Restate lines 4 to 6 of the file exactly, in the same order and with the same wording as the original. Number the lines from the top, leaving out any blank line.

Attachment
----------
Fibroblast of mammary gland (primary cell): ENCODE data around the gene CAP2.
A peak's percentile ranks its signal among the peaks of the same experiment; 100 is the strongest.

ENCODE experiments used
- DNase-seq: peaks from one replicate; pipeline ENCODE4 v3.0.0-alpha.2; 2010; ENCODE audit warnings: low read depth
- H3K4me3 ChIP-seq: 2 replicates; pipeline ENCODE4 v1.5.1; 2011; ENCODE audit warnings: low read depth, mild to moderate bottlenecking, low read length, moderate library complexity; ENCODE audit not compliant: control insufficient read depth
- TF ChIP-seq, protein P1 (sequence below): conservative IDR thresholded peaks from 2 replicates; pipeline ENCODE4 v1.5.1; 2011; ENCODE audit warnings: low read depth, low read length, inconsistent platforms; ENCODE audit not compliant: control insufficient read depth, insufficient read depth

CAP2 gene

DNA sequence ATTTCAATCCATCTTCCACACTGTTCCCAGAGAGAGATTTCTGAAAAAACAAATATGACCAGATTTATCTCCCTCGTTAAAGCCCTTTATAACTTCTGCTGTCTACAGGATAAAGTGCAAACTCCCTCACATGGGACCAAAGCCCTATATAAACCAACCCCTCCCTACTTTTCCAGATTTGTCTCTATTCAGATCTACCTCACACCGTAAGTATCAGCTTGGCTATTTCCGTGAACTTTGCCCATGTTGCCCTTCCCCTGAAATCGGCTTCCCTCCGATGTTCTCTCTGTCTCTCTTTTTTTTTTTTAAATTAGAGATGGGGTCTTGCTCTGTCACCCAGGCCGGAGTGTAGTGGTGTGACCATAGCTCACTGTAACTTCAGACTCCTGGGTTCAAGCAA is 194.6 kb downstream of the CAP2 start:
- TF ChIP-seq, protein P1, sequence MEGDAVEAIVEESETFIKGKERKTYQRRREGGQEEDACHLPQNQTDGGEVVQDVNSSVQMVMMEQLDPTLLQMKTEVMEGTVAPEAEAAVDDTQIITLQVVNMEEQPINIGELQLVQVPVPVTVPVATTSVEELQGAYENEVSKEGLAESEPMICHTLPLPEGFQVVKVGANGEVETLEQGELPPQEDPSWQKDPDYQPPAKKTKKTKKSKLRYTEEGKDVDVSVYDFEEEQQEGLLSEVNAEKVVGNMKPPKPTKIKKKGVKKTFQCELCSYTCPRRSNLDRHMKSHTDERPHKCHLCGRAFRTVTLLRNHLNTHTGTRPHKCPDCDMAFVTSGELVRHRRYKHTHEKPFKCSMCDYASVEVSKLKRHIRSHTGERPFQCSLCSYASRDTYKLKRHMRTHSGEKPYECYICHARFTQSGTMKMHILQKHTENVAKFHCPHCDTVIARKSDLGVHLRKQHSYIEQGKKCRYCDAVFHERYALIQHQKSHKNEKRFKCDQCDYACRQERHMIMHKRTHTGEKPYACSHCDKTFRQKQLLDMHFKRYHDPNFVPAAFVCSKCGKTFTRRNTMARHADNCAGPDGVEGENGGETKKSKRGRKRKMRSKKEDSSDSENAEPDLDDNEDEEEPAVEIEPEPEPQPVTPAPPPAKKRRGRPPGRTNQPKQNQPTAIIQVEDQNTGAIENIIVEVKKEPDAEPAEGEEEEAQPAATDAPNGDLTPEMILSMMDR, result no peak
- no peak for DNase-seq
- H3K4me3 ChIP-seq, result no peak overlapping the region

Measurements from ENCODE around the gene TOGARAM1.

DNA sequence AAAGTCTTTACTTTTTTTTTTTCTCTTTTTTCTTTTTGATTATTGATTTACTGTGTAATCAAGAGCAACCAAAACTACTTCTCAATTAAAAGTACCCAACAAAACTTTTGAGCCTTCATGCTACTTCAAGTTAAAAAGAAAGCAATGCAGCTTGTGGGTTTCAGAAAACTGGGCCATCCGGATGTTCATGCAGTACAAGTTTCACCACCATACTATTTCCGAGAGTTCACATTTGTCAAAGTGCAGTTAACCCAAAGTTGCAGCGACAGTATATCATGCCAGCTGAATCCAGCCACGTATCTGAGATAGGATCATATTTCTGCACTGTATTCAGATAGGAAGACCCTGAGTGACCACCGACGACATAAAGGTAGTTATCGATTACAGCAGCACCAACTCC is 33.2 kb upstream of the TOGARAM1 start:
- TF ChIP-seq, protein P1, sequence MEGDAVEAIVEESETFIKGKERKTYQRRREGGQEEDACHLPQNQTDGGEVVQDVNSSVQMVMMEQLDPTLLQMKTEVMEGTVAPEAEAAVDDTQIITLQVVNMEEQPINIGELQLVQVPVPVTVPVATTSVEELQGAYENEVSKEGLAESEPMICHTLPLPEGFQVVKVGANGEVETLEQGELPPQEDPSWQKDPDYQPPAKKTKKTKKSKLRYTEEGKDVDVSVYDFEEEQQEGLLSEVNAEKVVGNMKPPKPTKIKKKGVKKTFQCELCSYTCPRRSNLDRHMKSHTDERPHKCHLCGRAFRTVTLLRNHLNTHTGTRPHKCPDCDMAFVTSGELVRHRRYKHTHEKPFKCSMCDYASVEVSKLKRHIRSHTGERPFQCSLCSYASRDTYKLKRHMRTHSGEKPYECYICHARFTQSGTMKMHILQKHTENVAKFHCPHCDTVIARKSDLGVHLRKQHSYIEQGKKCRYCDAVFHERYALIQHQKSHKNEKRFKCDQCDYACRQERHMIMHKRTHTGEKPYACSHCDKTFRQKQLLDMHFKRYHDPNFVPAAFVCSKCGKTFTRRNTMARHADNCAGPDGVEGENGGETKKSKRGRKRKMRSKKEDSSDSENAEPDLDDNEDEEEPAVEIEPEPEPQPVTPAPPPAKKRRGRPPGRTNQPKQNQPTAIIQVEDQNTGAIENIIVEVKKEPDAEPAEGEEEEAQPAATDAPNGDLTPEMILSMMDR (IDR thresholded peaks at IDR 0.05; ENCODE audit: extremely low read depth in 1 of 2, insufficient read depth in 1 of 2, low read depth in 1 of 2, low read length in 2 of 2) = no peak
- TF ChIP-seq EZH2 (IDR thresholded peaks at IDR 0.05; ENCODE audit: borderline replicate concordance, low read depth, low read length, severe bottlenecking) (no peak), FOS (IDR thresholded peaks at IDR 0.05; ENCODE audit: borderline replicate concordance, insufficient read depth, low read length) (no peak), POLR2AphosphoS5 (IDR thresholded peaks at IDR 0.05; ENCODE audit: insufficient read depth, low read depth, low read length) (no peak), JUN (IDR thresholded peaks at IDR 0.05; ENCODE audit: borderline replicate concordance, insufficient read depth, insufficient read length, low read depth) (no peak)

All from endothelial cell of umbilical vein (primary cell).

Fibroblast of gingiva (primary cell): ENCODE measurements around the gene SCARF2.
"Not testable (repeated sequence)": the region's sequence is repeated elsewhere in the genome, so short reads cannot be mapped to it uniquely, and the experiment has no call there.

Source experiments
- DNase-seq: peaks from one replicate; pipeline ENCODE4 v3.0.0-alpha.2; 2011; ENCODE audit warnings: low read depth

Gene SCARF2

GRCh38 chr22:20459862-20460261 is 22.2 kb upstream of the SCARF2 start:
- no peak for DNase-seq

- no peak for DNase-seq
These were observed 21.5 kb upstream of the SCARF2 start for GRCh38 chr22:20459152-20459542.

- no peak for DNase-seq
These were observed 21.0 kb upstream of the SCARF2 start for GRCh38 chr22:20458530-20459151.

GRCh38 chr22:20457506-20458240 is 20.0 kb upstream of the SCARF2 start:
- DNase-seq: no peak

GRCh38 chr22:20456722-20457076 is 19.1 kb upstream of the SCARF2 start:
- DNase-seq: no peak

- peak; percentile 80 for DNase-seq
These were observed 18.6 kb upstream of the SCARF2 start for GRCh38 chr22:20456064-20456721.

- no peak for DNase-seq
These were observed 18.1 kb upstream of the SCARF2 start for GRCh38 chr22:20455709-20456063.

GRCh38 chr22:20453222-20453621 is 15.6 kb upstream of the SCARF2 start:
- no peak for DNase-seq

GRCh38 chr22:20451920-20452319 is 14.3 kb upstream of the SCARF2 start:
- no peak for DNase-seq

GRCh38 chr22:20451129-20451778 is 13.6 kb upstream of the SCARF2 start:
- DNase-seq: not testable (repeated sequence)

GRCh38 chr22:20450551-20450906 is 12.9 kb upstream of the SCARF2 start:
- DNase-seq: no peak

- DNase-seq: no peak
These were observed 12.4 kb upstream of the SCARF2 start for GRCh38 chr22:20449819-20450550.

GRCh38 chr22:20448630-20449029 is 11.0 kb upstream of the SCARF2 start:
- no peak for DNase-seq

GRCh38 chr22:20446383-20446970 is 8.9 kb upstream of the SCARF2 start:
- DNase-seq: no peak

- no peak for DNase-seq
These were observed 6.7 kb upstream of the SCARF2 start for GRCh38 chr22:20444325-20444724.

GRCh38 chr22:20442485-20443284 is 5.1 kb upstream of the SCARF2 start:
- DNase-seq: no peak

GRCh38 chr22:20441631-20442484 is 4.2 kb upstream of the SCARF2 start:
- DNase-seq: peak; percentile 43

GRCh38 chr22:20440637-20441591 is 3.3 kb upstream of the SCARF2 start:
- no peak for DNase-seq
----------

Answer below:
- DNase-seq: peaks from one replicate; pipeline ENCODE4 v3.0.0-alpha.2; 2010; ENCODE audit warnings: low read depth
- H3K4me3 ChIP-seq: 2 replicates; pipeline ENCODE4 v1.5.1; 2011; ENCODE audit warnings: low read depth, mild to moderate bottlenecking, low read length, moderate library complexity; ENCODE audit not compliant: control insufficient read depth
- TF ChIP-seq, protein P1 (sequence below): conservative IDR thresholded peaks from 2 replicates; pipeline ENCODE4 v1.5.1; 2011; ENCODE audit warnings: low read depth, low read length, inconsistent platforms; ENCODE audit not compliant: control insufficient read depth, insufficient read depth